Can Australians Raise a Family on Minimum Wage?

Bishops Speak Up as Nation Considers Salaries for Poor

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ALEXANDRIA, Australia, MAY 6, 2009 ( The Australian bishops are calling for a just minimum wage for working families, particularly in the midst of the current global economic crisis.

This appeal was made in a pastoral letter for the May 1 feast of St. Joseph the Worker, released Friday by the Australian Catholic Social Justice Council, an agency founded by and responsible to the bishops’ conference.

The letter, signed by the council’s chairman, Bishop Christopher Saunders of Broome, stated, “At a time when our political leaders are considering how the community will bear the costs of the crisis, it must be remembered that wage justice for the most vulnerable is more important than ever.”

It noted that the country is making its annual minimum wage review “just as the crisis is having profound effects and unemployment is on the rise.”

The council pointed to those “on the fringes of the labor market,” the workers “who rely on low wages topped up with government payments,” who “have little or no bargaining power and are susceptible to unemployment.”

It added, “They are the most vulnerable among those our politicians call ‘battlers’ or ‘working families.'”

The council called for a “decent minimum wage safety net” as “a most important factor in providing security for working families and alleviating the impact of what our prime minister has said will be the worst economic downturn in 75 years.”

This “safety net must meet basic needs of workers and their families relative to general living standards in the community” and “should keep pace with price increases and keep workers and their families out of poverty,” the letter stated.

It added that “these expectations are not being met.”

Inadequate calculations

For years, it reported, the Australian Catholic Council for Employment Relations has “argued that the federal minimum wage and other low paid classifications are inadequate to meet the needs of individuals and their families.”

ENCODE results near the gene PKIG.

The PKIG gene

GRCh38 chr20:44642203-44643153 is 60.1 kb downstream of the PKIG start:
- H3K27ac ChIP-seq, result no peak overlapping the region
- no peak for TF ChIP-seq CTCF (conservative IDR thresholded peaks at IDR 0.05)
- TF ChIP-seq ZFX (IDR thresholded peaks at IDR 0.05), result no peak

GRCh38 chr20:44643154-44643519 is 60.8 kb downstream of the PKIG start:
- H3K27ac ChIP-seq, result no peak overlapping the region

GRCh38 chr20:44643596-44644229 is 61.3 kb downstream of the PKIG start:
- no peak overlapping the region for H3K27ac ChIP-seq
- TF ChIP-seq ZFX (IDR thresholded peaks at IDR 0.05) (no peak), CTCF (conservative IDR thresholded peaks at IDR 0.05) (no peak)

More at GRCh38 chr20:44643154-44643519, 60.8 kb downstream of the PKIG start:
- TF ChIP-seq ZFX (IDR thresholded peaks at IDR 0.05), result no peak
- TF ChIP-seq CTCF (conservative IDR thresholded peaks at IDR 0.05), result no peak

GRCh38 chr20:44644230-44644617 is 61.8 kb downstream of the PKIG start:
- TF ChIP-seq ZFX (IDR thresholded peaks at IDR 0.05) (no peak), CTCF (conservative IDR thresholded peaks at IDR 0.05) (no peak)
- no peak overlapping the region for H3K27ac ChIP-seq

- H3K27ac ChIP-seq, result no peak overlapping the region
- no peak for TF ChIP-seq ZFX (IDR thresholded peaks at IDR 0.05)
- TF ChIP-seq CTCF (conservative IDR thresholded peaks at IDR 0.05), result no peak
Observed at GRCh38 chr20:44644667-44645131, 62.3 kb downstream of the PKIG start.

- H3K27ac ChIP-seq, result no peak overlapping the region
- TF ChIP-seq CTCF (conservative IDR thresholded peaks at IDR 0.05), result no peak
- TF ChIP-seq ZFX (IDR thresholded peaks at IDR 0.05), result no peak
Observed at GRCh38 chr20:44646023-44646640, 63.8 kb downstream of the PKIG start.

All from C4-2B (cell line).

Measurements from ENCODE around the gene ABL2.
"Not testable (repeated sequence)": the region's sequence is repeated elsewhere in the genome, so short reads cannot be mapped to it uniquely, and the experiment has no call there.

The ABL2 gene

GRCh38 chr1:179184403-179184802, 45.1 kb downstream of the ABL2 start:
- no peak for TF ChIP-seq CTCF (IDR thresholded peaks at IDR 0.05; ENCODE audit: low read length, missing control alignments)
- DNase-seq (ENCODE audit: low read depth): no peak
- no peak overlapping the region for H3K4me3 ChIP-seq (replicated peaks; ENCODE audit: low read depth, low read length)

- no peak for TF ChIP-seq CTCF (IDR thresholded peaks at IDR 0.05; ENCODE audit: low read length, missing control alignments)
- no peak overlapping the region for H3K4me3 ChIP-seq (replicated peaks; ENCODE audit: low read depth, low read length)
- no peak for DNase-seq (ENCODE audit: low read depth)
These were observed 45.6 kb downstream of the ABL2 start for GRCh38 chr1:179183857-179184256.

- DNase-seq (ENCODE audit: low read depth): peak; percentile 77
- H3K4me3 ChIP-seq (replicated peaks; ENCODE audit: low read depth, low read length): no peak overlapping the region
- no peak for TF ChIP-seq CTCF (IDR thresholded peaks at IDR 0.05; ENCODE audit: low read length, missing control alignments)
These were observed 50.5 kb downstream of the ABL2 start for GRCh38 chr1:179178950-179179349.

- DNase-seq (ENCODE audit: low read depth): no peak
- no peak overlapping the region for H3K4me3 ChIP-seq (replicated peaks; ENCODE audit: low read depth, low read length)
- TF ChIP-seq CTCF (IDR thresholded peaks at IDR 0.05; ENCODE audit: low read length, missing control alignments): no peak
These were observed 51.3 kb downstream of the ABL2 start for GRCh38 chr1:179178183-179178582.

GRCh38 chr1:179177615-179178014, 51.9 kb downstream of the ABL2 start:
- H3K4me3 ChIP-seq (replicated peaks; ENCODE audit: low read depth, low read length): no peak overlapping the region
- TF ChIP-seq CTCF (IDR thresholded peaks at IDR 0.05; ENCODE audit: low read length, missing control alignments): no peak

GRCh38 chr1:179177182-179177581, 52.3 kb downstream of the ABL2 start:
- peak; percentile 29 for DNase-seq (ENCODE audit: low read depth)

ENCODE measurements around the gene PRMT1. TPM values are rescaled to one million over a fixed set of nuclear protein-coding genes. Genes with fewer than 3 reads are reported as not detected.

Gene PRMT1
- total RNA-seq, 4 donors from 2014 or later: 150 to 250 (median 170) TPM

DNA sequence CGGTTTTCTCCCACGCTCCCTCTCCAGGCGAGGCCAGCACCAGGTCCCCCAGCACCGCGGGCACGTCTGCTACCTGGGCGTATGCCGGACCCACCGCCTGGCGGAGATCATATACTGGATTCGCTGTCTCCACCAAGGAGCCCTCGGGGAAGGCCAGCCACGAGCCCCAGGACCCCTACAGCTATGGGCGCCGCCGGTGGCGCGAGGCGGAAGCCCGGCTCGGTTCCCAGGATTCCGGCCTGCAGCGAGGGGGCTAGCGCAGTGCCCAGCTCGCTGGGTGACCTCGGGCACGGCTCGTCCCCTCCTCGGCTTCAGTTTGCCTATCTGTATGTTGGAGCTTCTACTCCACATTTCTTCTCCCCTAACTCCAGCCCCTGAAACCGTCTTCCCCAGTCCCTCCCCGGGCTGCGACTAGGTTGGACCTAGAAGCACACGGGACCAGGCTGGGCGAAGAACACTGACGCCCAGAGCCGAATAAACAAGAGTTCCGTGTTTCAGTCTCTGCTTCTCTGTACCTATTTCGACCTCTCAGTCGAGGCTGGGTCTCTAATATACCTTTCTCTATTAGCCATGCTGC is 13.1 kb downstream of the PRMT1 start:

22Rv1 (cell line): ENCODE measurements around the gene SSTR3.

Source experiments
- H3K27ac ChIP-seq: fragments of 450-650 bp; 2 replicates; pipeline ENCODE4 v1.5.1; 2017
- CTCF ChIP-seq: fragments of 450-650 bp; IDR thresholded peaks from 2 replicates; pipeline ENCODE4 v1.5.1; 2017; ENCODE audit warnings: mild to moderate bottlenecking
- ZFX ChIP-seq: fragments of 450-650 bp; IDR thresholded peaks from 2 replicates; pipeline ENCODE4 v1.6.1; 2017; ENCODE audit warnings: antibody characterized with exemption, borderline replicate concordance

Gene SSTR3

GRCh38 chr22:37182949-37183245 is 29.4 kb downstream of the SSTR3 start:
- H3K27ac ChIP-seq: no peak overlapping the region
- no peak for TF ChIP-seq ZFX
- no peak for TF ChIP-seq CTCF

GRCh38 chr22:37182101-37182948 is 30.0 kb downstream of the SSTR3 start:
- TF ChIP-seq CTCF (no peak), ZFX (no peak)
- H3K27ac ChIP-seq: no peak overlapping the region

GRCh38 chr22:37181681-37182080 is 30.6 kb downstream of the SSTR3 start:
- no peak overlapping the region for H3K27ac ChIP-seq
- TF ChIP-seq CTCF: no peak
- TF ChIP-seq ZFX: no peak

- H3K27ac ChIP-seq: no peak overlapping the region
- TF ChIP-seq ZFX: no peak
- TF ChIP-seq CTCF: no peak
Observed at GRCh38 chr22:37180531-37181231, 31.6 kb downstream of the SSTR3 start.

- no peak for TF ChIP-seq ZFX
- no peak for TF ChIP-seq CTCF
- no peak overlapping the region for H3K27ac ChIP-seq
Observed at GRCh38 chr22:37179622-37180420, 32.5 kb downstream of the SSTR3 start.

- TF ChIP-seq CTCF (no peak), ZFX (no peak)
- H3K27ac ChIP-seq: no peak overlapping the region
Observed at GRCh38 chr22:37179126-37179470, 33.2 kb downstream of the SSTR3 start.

The standard calculated costs of living are outdated and underestimated, the council explained, and the “skyrocketing costs of housing have not been properly taken into account.”

It noted that the “minimum wage safety net is failing” low income families, who do not receive enough to “keep their children fed, clothed, housed and educated, let alone meet the costs of childcare or emergency situations like unforeseen health problems.”

The council affirmed, “The Church has long maintained that a wage should meet the needs not only of the worker but also the worker’s family, and that the minimum wage, including benefits, should meet these needs without requiring the other parent to take up employment if this is not the parents’ choice.”

It pointed out that the minimum wage policy should not be based on the needs of a single person without dependants, but should take into account “the family responsibilities of workers.”

In the midst of the economic crisis, the council acknowledged, while discussing fair wages, arguments will be made that “minimum wages should be frozen or even reduced to ease cost pressures on employers and slow the rate of job loss.”

It continued: “Effectively, such arguments suggest those who rely on safety net wages should carry the costs of job protection and the government’s fiscal stimulus package. But we know that these workers have little or no discretionary income and a limited capacity to bear this cost.”

“Pope John Paul II observed how poverty most often results from the violation of the dignity of work, either through unemployment or the denial of a just wage,” the letter affirmed.

It asserted: “Australia needs a minimum wage that ensures families are protected from poverty and have the ability to nurture and care adequately for each family member.

“The fundamental rights of families to create a home, to welcome the sacred gift of life and raise a family require the guarantee of a decent family wage.”

The council called on the federal government to “bear in mind those who have struggled to survive on low wages and income support.”

It added: “This financial crisis was not of their making. They should not be deprived of the wage increases they need to meet their basic costs of living.”

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